Feb. 16, 2011

A daily newsletter published by the Office of Marketing & Communications, Case Western Reserve University. Submit items for inclusion to: case-daily@case.edu.

In the News

Energy Drinks Could Give Kids Seizures
WPRI Eyewitness News, Feb. 14, 2011
Although up to half of children and teenagers drink energy drinks, some contain triple the amount of caffeine recommended for teenagers, which could lead to seizures, according to a study. Michael Anderson, professor in the School of Medicine, said caffeine’s effects range from jittery feelings and racing hearts to hearts pumping improperly, which could cause people to lose consciousness.

Encouraging Innovation Isn’t Costly
NationalJournal, Feb. 14, 2011
President Obama’s energy budget proposal operates under the premise that clean energy innovation must be expensive and require government investment. But this premise is flawed, according to an article written by Jonathan Adler, professor of law and director of the Center for Business Law & Regulation.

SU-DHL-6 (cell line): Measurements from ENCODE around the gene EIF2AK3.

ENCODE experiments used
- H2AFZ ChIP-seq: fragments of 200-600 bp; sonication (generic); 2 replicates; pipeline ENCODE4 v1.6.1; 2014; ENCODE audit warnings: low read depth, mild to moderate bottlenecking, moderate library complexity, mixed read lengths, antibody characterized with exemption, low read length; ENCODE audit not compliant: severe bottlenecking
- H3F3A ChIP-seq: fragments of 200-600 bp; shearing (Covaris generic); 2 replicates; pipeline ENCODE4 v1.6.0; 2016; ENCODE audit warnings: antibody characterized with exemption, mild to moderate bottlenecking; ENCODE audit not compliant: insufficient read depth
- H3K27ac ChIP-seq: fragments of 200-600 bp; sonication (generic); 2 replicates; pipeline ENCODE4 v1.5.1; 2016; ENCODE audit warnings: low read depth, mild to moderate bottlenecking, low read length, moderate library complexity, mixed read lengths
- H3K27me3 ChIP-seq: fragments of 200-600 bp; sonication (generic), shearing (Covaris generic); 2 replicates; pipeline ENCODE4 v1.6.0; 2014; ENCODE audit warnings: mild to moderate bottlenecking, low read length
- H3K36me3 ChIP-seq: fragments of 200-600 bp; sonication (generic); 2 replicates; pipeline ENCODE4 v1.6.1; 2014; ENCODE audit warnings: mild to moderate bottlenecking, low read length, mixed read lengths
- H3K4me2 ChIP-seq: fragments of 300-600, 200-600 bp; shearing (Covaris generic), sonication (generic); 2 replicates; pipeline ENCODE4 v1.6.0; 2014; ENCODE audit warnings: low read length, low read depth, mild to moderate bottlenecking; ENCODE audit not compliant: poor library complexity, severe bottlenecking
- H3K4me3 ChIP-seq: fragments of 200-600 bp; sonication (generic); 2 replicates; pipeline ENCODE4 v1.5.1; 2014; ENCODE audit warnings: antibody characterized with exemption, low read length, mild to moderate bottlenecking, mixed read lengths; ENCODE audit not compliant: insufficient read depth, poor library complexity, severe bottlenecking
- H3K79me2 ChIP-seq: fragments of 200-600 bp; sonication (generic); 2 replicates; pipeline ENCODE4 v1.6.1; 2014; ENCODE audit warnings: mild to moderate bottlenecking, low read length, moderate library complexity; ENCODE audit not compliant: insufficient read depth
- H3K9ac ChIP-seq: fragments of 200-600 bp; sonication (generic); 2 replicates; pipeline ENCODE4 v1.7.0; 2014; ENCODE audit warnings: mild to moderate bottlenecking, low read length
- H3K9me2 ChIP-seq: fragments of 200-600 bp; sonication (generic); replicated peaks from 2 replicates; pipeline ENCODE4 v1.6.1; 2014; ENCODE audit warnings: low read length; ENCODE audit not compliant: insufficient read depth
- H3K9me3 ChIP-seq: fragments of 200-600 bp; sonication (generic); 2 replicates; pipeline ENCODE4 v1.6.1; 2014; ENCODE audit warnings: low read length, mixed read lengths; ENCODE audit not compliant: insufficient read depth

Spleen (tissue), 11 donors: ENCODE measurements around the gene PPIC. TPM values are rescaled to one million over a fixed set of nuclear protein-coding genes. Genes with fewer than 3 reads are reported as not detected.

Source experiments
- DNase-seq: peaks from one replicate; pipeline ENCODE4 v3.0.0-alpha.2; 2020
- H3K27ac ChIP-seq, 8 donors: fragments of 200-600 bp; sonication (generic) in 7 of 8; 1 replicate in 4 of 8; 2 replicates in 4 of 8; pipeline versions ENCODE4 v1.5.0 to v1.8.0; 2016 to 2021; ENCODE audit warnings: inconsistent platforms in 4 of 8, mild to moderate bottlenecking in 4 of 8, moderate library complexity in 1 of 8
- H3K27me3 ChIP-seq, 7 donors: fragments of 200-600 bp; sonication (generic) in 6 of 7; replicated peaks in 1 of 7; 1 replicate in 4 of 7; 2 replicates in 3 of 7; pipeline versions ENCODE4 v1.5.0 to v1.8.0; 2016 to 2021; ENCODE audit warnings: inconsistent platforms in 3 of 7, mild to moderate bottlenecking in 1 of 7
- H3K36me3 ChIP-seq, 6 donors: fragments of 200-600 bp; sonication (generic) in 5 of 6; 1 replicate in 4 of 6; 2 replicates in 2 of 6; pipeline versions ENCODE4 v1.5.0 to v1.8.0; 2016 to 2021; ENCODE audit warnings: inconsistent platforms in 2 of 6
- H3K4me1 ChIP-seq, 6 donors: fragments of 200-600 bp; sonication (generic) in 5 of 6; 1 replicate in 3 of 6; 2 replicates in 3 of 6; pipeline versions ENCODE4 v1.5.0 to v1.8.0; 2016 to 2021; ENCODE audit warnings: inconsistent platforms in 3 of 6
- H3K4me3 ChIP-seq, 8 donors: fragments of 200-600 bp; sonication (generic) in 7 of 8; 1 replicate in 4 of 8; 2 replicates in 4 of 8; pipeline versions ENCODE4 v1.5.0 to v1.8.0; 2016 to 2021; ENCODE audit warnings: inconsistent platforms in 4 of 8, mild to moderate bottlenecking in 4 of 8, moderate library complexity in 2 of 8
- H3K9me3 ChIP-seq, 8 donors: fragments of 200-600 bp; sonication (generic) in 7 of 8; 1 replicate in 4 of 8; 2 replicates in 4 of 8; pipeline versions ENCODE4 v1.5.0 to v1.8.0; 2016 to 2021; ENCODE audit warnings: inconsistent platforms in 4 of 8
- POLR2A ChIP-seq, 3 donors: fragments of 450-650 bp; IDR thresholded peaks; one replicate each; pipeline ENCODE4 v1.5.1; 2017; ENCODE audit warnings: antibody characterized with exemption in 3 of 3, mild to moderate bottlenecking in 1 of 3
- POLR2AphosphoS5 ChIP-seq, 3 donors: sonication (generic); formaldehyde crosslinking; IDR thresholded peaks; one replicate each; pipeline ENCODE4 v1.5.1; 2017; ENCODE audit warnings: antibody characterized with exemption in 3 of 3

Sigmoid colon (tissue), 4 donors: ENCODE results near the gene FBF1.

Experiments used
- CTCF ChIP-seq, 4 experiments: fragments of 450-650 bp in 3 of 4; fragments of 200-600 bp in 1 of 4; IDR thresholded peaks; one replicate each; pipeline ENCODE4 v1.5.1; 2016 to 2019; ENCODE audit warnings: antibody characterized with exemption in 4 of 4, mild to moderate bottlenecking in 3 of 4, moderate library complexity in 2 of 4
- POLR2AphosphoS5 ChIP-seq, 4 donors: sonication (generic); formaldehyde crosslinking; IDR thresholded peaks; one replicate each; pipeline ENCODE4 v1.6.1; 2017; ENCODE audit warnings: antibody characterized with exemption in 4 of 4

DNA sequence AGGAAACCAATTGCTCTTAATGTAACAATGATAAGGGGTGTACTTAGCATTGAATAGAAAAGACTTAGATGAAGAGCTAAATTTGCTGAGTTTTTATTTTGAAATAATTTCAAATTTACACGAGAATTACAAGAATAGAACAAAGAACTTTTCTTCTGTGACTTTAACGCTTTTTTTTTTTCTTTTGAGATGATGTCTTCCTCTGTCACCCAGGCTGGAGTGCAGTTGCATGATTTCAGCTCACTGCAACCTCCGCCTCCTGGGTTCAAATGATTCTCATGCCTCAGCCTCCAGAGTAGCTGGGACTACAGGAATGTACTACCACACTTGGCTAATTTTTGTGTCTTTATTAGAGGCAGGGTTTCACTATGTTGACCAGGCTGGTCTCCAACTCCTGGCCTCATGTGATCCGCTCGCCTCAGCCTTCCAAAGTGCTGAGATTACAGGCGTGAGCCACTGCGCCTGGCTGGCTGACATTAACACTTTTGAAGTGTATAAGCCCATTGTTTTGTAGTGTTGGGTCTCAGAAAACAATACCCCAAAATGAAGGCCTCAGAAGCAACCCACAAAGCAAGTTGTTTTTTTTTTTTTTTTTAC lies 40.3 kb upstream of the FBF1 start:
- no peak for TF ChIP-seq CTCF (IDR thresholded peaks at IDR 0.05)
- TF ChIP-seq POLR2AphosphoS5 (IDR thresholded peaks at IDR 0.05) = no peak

Legislators: Pollock Bill Not Likely to Pass
The Daily Iowan, Feb. 15, 2011
A proposed bill to force the University of Iowa’s Museum of Art to sell a $140-million-dollar Jackson Pollock painting to fund scholarships likely will not pass into law, and might not even make it out of the House. Henry Adams, professor of art history, said the painting is considered the piece that made Pollock the “best painter in the world.”

NC Law Firm Investigates Potti Trials
The Chronicle, Feb. 11, 2011
A personal injury law firm in North Carolina is looking into clinical trials that should not have been conducted. Sharona Hoffman, co-director of the Law-Medicine Center at Case Western Reserve University School of Law, said if the patients received standard-of-care treatment, legal action might be difficult, but they could still sue based on the idea that the trials were conducted under false pretenses.

Higher Ed News

Traditional Language Programs Have Declined Steadily Over Decades

The Chronicle of Higher Education, Feb. 14, 2011
The number of students majoring in languages such as German, Italian and French has declined drastically since 1971. The site also includes a chart of the fastest-declining academic fields at four-year colleges from 1971 to 2006.